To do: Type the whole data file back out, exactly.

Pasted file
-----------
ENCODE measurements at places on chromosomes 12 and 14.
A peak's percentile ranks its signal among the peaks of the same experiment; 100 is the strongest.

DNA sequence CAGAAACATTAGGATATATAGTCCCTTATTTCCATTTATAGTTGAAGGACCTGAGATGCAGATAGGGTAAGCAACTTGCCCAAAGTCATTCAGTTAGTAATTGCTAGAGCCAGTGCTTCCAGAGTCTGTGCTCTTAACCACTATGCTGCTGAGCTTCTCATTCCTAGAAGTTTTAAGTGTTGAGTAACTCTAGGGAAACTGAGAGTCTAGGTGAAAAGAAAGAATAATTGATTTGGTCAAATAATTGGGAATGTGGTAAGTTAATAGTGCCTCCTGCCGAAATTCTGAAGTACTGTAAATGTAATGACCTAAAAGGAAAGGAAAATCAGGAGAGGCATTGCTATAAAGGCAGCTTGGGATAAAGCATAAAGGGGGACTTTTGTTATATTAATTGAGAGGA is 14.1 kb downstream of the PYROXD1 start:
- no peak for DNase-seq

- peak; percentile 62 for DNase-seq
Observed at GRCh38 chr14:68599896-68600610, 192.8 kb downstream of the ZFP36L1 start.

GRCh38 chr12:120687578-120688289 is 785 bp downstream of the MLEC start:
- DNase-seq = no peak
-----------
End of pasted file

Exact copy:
ENCODE measurements at places on chromosomes 12 and 14.
A peak's percentile ranks its signal among the peaks of the same experiment; 100 is the strongest.

DNA sequence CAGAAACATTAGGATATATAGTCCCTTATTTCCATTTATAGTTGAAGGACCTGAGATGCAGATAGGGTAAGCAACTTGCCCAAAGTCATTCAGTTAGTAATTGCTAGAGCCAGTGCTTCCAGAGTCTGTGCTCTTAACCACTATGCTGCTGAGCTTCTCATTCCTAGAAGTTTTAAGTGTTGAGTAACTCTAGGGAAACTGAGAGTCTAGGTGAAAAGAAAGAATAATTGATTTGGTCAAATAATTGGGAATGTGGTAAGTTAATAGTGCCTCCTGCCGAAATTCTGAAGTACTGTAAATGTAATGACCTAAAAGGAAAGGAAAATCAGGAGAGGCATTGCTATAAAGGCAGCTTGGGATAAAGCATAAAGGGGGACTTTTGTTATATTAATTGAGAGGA is 14.1 kb downstream of the PYROXD1 start:
- no peak for DNase-seq

- peak; percentile 62 for DNase-seq
Observed at GRCh38 chr14:68599896-68600610, 192.8 kb downstream of the ZFP36L1 start.

GRCh38 chr12:120687578-120688289 is 785 bp downstream of the MLEC start:
- DNase-seq = no peak